2. Falcon tubes (15 ml) (VWR, catalog number: 734-0451 )
  3. Tips  
  4. Falcon tubes (50 ml) (VWR, catalog number: 734-0448 )
  5. Eppendorf tubes (1.5 ml) (VWR, catalog number: 211-2520 )
  6. NuncTM cell-culture treated multidishes (6 wells) (Thermo Fisher Scientific, Thermo ScientificTM, catalog number: 140675 )
  7. Coverslips (22 mm, thickness No.1) (VWR, catalog number: 631-0158 )
  8. Syringe (20 ml, VWR, catalog number: 613-3921 )
  9. Filter steriliser (0.2 μm, VWR, catalog number: 514-0064 )
  10. MDA-MB-231 cells (ATCC, catalog number: HTB-26 )
  11. Advanced Dulbecco’s modified Eagle’s medium (DMEM) (500 ml) (Thermo Fisher Scientific, GibcoTM, catalog number: 12491023 )
  12. Fetal bovine serum (FBS, heat inactivated, 50 ml) (Thermo Fisher Scientific, GibcoTM, catalog number: 10500064 )
  13. GlutaMAXTM (5 ml) (Thermo Fisher Scientific, GibcoTM, catalog number: 35050061 )
  14. Penicillin-streptomycin (10,000 U ml-1, 5 ml) (Thermo Fisher Scientific, GibcoTM, catalog number: 15140122 )
  15. Trypsin-EDTA (0.25%, with phenol red, 100 ml) (Thermo Fisher Scientific, GibcoTM, catalog number: 25200056 )
  16. FCCP (10 mg) (Sigma-Aldrich, catalog number: C2920 )
  17. Rotenone (5 g) (Sigma-Aldrich, catalog number: R8875 )
  18. Ethanol (1 L) (Sigma-Aldrich, catalog number: 02860 )
  19. Dulbecco’s modified Eagle’s medium powder (without glucose, L-glutamine, phenol red, sodium pyruvate and sodium bicarbonate) (Sigma-Aldrich, catalog number: D5030 )
  20. D-(+) glucose (100 g) (Sigma-Aldrich, catalog number: G8270 )
  21. Sodium pyruvate (25 g) (Sigma-Aldrich, catalog number: P2256 )
  22. HEPES (100 g) (Sigma-Aldrich, catalog number: H3375 )
  23. Sodium hydroxide solution (1 N, 1 L) (Sigma-Aldrich, catalog number: 71463 )
  24. Hydrochloric acid solution (1 N, 1 L) (Sigma-Aldrich, catalog number: 71763 )
  25. Routine cell culture medium (500 ml) (see Recipes)
  26. Live-cell imaging medium (50 ml) (see Recipes)
  27. ETC perturbations (see Recipes)

Equipment

  1. Incubator (37 °C, 5% CO2) (Thermo Fisher Scientific, Thermo ScientificTM, model: HERAcellTM 150i )
  2. Centrifuge with 15 ml Falcon tube capacity (Mega Star 1.6) (VWR, catalog number: 521-1749 )
  3. Haemocytometer (Neubauer) (VWR, catalog number: 630-1509 )
  4. Laser-scanning microscope (Zeiss, model: LSM510 )
    1. 40x magnification objective
    2. Blackout curtains, for room and covering FLIM microscope (see Figure 2)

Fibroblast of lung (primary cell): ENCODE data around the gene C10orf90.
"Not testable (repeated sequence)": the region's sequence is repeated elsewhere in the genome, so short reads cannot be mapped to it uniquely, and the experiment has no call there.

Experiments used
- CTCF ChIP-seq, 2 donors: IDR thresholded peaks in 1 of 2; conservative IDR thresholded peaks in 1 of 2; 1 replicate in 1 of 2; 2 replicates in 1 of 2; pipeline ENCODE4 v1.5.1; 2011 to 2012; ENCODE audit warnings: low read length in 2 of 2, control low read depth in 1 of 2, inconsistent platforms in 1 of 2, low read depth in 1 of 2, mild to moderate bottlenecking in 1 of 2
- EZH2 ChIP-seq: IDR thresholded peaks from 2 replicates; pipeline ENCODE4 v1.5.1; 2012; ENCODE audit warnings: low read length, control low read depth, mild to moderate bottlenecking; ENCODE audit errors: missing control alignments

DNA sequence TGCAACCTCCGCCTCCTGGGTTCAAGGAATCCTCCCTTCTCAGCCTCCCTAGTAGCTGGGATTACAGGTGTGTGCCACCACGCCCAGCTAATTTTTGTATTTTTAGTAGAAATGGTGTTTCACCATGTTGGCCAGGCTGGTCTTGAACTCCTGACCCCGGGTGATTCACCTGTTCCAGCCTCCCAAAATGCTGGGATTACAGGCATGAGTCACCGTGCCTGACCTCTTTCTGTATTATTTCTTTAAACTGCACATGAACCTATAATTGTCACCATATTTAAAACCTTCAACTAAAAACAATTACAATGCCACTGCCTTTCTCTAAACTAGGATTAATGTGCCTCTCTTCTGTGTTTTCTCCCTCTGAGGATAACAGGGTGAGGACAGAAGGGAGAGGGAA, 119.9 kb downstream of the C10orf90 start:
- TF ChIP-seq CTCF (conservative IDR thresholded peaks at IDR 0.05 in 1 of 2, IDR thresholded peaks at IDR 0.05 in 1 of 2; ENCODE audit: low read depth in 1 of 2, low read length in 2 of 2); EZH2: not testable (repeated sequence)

Figure 2. Equipment for high signal to noise FLIM. A. Zeiss LSM510 with Coherent Chameleon for two-photon excitation and Becker & Hickl HPM-100-40 detector and SPC830 counting electronics. B. Blackout curtains surrounding both the microscope room and the microscope itself act to ensure that background noise in the FLIM images is kept to a minimum.

    3. Emission filters for NAD(P)H fluorescence (435-485 nm)
    4. For single-photon excitation:
      1. 351 nm laser source (Enterprise UV, Coherent)
      2. Long-pass dichroic (375 nm cutoff)
      3. Quartz microscope optics
    5. For two-photon excitation:
      1. Ti:sapphire laser modelocked at 720 nm (Chameleon Ultra, Coherent)
      2. Short pass dichroic (650 nm cutoff)
      3. Non-descanned detection
    6. For FLIM:
      1. Detector with single photon sensitivity (Becker & Hickl, model: HPM-100-40)
      2. Time-correlated single photon counting (TCSPC) electronics (Becker & Hickl, model: SPC-830)
      3. Pulsed excitation source (two-photon excitation by Ti:sapphire laser at 720 nm; Chameleon Ultra, Coherent)
    7. Heated microscope stage (custom built to hold imaging rings, see Figure 3)



      Figure 3. Apparatus for mounting coverslips on the microscope. A. Custom built rings and mounting block for securing 22 mm circular coverslips. B. Coverslips are placed directly onto the base of a metal ring. C. A concentric ring with a rubber seal is placed on top of the coverslip. D. A third ring is screwed onto the first two in order to form a watertight seal over the coverslip, allowing (E) the imaging buffer to be pipetted onto the cells. F. The imaging ring and cells then fit into a heated microscope stage.

  5. Straight-tip forceps (VWR, catalog number: 232-0094 )
  6. Imaging rings (custom built, see Figure 3)
  7. Inverted, phase-contrast, bench top microscope (VWR, catalog number: 630-2145 ; ZEISS, model: Primovert )
  8. Laboratory balance (0.1 mg resolution) (Mettler-Toledo, catalog number: 30029067 )
  9. pH meter (Mettler-Toledo International, catalog number: 30266626 )
  10. Tally counter (VWR, catalog number: 720-1984 )

Software

  1. Microscope control software (Zeiss ZEN)
  2. FLIM acquisition software (Becker & Hickl SPCM)
  3. FLIM fitting software (Becker & Hickl SPCImage)
  4. Image analysis software (NIH ImageJ)

Procedure

  1. Routine culture of MDA-MB-231 cells